Yesterday was the first day of kindergarten for my daughter, and she was simply a rock star. No tears—only excitement for her. On the other hand, my stomach was in knots, and I had to beat back the urge to take my child by the hand and run.
We arrived at school early so I could analyze the traffic flow and familiarize us both with the before-school standard operating procedures. Call me crazy, but I have a desperate need for knowing how things work in advance. I think it’s also a defense mechanism to help me control my emotions.
I knew I would need to work hard to keep myself in check, so I prepared an additional strategy the night before. That strategy included the following 5 ways to keep myself from crying in front of my daughter on her first day of school:
1. Keep talking. Just talk, talk, talk. It’s an excellent distraction. “Here honey, open your locker. Now close it. Will you remember tomorrow how we came to the classroom? There’s your teacher, let’s say hello. Be sure to introduce yourself to the girl sitting next to you. Let’s find your seat. You are so brave. You’re going to have so much fun. I’m so proud of you. Do your best. Remember my kiss is still on the palm of your hand whenever you need it. I will be here to pick you up after school. I love you…”
2. Take pictures. Take many, many pictures. Take as many pictures of my child as I can—until she orders me to stop, and indicates I’m embarrassing her. Take pictures of her outside and inside the school. At her locker. Her friends. Her teacher. Her classroom. Her seat. The reading circle. The parking lot.
3. Dig deep to find loads of empathy for that one inconsolably crying child. When we moms pull out our innate need to provide empathy and comfort to a heart-broken child, we are no longer aware of our own hearts. I know there will be at least one; I’m just praying it won’t be mine.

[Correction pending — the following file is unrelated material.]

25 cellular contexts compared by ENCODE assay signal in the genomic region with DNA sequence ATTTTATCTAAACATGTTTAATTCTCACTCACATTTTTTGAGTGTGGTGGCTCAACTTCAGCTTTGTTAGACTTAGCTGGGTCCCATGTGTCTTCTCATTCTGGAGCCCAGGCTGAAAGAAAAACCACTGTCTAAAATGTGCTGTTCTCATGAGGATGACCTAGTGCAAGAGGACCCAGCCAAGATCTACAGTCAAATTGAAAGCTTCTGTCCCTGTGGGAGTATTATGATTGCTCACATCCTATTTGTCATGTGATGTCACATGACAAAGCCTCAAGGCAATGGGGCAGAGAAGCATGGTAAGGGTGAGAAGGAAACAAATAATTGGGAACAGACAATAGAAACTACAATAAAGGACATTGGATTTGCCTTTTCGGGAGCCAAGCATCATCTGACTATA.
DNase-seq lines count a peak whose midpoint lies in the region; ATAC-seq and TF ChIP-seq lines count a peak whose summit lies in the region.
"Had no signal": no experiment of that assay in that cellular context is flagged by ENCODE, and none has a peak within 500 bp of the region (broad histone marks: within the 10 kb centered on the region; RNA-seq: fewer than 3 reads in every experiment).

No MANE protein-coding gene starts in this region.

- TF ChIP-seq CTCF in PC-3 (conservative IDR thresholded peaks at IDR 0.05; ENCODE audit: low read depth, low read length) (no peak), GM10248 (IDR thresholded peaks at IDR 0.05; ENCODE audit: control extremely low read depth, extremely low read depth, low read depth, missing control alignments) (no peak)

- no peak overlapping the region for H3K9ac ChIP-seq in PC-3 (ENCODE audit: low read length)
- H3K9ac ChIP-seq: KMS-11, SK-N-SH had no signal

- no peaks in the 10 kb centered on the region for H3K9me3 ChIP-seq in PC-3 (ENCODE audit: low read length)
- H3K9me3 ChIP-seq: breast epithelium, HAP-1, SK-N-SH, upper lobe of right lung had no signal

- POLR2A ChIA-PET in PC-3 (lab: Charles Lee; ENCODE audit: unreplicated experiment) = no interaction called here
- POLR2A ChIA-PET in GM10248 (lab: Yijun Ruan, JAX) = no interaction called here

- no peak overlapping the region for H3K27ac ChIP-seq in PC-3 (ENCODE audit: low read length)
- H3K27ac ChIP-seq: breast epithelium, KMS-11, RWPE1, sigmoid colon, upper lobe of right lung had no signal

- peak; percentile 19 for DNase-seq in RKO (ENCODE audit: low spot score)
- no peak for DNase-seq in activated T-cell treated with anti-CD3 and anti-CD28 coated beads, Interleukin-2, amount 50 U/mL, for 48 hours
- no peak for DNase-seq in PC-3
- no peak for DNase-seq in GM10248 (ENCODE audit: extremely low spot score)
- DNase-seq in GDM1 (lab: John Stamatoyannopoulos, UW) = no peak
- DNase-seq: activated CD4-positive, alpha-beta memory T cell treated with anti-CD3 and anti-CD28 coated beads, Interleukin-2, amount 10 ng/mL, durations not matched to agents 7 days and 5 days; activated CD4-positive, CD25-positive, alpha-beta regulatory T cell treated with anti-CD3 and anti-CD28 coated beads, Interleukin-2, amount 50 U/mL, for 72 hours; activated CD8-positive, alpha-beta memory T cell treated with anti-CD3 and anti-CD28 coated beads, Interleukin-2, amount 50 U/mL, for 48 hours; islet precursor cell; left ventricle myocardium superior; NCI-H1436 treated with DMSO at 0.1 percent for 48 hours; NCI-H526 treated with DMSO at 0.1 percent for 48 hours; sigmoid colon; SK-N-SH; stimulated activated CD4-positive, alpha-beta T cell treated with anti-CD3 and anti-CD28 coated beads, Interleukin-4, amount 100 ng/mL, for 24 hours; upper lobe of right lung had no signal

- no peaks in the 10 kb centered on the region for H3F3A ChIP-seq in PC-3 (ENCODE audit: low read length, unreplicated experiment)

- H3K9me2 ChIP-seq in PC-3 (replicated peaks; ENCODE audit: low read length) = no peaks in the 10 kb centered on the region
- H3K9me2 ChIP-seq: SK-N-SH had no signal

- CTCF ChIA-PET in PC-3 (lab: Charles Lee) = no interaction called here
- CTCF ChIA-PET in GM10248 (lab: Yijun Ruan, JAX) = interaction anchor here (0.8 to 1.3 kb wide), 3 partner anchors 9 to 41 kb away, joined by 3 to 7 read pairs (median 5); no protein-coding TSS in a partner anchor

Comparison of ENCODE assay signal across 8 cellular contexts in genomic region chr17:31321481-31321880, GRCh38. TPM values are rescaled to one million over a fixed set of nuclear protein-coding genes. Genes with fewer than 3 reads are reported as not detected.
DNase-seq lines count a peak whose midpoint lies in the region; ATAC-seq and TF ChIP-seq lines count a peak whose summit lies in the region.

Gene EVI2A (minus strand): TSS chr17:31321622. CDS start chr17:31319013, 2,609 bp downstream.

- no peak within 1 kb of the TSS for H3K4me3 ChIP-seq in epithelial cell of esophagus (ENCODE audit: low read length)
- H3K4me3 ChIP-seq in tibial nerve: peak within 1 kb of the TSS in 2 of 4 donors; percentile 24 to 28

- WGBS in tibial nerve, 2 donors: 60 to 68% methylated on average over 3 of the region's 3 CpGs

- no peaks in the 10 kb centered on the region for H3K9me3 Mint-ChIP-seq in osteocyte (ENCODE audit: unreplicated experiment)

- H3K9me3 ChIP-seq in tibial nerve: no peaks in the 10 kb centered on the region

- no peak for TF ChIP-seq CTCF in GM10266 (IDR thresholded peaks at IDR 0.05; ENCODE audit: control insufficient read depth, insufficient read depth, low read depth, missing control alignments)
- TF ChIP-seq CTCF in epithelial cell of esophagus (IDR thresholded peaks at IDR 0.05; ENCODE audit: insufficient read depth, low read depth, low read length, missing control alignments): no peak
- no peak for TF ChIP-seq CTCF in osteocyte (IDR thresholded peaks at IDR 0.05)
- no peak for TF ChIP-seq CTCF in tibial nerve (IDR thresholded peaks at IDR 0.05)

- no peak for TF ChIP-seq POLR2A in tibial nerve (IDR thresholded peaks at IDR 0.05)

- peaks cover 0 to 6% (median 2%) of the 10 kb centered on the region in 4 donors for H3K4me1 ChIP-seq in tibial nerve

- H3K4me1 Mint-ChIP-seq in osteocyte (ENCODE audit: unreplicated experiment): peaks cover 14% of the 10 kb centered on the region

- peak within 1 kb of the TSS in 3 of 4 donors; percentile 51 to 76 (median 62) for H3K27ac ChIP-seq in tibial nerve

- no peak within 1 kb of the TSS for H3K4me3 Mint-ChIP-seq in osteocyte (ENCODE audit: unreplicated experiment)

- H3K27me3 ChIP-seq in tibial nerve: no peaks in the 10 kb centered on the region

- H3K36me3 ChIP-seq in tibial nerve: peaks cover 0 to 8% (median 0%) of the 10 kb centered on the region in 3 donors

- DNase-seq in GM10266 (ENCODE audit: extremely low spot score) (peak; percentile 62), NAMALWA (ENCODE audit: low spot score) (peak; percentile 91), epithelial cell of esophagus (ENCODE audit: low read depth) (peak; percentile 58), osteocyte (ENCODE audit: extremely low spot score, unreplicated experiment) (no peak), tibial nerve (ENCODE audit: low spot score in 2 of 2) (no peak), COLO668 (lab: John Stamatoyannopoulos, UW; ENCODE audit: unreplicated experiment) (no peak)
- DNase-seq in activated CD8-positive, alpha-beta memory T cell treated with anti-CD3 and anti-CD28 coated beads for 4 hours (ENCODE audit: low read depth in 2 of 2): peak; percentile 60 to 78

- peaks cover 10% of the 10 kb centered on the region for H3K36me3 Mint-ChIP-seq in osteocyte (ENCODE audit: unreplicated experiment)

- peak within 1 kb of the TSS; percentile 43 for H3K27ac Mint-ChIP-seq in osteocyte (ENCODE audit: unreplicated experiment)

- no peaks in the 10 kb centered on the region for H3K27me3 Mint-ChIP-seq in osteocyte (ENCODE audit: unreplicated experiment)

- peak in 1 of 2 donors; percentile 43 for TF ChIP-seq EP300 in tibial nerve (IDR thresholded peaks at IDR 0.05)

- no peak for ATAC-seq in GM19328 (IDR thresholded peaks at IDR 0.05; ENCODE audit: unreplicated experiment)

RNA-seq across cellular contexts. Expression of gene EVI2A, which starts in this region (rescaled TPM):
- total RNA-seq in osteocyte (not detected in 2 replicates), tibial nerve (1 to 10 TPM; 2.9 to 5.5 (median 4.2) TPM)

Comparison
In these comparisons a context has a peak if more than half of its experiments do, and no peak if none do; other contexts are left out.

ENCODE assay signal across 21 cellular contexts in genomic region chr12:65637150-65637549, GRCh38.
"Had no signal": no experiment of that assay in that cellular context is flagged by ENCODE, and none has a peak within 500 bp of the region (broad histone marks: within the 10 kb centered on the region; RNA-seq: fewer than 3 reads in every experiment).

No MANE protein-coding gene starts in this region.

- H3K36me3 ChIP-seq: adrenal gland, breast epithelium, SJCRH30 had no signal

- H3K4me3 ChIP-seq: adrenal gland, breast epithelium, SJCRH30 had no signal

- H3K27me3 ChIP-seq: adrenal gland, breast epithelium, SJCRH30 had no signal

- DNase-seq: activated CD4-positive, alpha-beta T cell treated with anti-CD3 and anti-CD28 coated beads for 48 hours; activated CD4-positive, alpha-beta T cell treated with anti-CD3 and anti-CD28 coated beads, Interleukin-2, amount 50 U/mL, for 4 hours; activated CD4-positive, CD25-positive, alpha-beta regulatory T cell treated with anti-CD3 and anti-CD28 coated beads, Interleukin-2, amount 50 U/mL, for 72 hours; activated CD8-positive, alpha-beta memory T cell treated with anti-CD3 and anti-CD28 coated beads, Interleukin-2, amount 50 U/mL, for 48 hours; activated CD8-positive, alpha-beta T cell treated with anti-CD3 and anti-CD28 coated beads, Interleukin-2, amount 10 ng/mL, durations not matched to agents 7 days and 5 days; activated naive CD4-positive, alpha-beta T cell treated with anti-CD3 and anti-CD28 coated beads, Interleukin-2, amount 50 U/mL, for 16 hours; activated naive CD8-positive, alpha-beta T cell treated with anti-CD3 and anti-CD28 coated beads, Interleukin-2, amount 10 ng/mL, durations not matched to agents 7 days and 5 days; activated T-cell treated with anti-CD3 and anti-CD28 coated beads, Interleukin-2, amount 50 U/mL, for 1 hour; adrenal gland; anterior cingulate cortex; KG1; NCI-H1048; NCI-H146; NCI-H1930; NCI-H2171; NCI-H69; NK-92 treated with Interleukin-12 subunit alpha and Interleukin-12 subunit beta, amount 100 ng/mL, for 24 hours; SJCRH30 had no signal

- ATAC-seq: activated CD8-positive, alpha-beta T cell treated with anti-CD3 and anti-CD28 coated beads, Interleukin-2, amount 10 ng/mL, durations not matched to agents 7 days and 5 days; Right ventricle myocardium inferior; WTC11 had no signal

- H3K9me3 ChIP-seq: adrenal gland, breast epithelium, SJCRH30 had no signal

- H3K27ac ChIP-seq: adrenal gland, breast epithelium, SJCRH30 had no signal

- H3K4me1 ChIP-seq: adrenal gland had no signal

4. Say hello to everyone I pass. I will smile at every man, woman, and child I see. In the parking lot. In the hallways. In the classroom. I will study the faces that will soon become familiar for my daughter and me.
5. Don’t hang around too long. Don’t delay the inevitable—I must leave, so just do it without being shooed by the teacher.
The result of my intense planning? After saying my twentieth good-bye, I made it to the hallway outside of the classroom where I immediately ran into one of the other moms. She was sobbing miserably. And that’s all it took for me to lose it—just one second of eye contact between she and I.
As I pushed tears from my cheeks to make room for more, I heard her husband say, “Honey, stop crying. Please. Look one more time. See? Our boy is happy. Aw come on, honey—now look what you did. That mom was fine until she looked at you.”
There was no plan left. Nothing more to analyze. No strategy. Nothing more to say. So I walked quietly through the hallways, barely aware, but aware enough to notice I wasn’t alone with my emotions. I found other mom faces with flowing tears. And I felt several pats on my shoulders as I made my way to the exit. And when the fresh air rushed over me, I realized I had once again just journeyed through the motherhood sisterhood.
If you read my article last week, you know I was planning a celebration to enjoy my new freedom. Needless to say, that didn’t happen. Maybe next week. Maybe next school year?